LoveMaiahComment

self-protect

LoveMaiahComment
self-protect

I often refused to skip or run. And I watched my step very closely on the sidewalk, especially when it was cold and there was black ice to slip on. When you fall as a child, it’s easier to get back up because you’re little and the fall is short and Mom and Dad have your back (or at the very least, the grab the back of your shirt to help you get up).

When you fall as an adult, you must check every inch of your body for bruising because Mom and Dad are in another city and aren’t there to help you up. Then you go to the doctor to double-check you didn’t injure yourself in a hidden place only discoverable under the care of a doctor’s kind hands. You check for injuries you can’t see, like your ribs or a hairline fracture or even your heart.

As I got older, I learned to self-protect. I used caution around certain situations, and places, and things, and people. I stepped gingerly, until I found someone that changed me. He encouraged me to do everything I was scared of, including skipping, and running, and falling and getting back up.

I loved. Not just loved but loved. Greatly. And it set me free and turned me inside out and upside down like a rag doll. It opened me up to life lessons and personal changes and a whole lot of self-revelation. It also made me vulnerable to real feelings because relationships are hard and sometimes you hurt the people you love and the ones that love you hurt you back. He hurt me bad.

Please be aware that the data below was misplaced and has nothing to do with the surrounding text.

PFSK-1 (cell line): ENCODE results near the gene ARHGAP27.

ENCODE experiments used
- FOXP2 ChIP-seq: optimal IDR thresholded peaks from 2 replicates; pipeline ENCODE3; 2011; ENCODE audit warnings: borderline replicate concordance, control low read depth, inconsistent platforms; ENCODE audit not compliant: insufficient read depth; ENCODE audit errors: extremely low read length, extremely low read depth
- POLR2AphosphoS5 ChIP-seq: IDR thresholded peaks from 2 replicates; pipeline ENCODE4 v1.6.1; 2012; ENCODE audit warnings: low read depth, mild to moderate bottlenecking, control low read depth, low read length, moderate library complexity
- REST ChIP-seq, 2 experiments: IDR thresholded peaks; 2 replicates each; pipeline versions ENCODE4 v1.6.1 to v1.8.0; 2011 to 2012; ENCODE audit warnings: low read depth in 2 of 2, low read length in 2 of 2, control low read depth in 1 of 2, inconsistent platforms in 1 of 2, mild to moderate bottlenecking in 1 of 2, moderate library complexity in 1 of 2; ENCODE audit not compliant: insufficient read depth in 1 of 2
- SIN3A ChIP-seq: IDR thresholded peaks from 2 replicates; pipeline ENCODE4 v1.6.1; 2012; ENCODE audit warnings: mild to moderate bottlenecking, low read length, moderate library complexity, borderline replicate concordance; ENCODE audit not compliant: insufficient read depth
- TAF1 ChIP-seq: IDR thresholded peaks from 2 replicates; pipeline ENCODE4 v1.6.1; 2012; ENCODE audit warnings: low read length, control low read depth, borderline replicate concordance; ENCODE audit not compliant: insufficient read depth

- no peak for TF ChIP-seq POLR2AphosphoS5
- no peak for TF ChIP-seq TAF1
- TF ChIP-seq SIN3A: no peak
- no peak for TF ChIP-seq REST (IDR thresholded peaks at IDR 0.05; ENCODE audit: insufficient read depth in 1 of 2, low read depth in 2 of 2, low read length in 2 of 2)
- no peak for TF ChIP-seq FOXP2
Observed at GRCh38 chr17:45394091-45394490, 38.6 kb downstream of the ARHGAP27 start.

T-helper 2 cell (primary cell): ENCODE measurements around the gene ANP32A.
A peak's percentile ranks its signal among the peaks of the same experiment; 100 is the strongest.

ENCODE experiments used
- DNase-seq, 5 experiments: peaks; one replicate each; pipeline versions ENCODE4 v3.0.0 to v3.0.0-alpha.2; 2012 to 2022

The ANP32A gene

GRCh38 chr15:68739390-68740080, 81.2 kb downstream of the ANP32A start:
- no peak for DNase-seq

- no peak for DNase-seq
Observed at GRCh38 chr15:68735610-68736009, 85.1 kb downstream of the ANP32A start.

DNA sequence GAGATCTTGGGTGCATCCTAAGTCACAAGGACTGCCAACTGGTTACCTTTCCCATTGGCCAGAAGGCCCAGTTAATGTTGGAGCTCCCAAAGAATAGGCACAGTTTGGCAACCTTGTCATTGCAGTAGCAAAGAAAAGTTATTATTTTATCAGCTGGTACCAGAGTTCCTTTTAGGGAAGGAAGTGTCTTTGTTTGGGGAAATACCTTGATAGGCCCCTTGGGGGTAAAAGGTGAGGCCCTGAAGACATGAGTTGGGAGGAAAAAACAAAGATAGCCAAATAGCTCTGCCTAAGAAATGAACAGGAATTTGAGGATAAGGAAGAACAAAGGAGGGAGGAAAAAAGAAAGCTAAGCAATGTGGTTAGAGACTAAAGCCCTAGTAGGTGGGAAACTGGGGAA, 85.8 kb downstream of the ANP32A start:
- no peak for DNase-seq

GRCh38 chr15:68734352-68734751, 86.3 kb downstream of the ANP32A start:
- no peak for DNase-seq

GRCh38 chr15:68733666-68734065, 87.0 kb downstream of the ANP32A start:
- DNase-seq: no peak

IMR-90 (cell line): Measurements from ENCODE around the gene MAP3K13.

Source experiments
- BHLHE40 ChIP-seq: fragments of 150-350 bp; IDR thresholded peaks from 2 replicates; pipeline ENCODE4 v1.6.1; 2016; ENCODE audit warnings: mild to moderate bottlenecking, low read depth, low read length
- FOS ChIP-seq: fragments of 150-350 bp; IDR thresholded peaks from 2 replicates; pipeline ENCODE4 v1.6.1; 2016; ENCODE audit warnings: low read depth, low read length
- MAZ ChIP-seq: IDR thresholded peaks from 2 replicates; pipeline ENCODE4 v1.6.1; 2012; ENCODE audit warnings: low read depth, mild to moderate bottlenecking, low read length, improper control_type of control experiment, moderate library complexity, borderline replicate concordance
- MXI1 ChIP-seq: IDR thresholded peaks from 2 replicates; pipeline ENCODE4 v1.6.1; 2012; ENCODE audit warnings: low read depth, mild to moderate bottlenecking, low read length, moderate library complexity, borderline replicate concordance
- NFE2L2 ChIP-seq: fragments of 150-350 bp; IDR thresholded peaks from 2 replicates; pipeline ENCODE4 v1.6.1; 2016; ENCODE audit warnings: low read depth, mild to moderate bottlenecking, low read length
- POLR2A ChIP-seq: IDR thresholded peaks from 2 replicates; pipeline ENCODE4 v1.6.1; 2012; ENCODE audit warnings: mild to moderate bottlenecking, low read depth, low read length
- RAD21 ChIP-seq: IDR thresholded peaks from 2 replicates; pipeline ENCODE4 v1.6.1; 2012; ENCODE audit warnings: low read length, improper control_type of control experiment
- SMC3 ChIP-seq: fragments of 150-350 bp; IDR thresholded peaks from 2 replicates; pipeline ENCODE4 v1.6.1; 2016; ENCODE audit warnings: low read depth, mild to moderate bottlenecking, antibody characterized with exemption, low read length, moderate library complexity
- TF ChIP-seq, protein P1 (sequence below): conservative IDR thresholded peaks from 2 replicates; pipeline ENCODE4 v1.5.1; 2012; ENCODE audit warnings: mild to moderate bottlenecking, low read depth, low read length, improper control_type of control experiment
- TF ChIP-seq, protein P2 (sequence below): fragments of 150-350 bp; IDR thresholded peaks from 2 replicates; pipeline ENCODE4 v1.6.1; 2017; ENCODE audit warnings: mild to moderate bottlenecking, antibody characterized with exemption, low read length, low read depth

I carry tissues in my purse just in case the wounds re-open and my tears run as freely as my love did. You’re not a true New York woman until you’ve cried on the train.

It feels good to love with abandon and to run, and skip, and hop, and fall, and realize you can get back up and try again. You learn to stretch your heart in the same way you stretch your hamstrings after a workout. You hope your bounce back is strong because the risk of trying again is worth the potential pain that brings you one step closer to your happily ever after.

It takes practice to aggressively love after skinned knees, bruised thighs, and cracked ribs. So you learn to dust yourself off, get back up, and open your heart again. And then wish.

 

Originally published on Thought Catalog.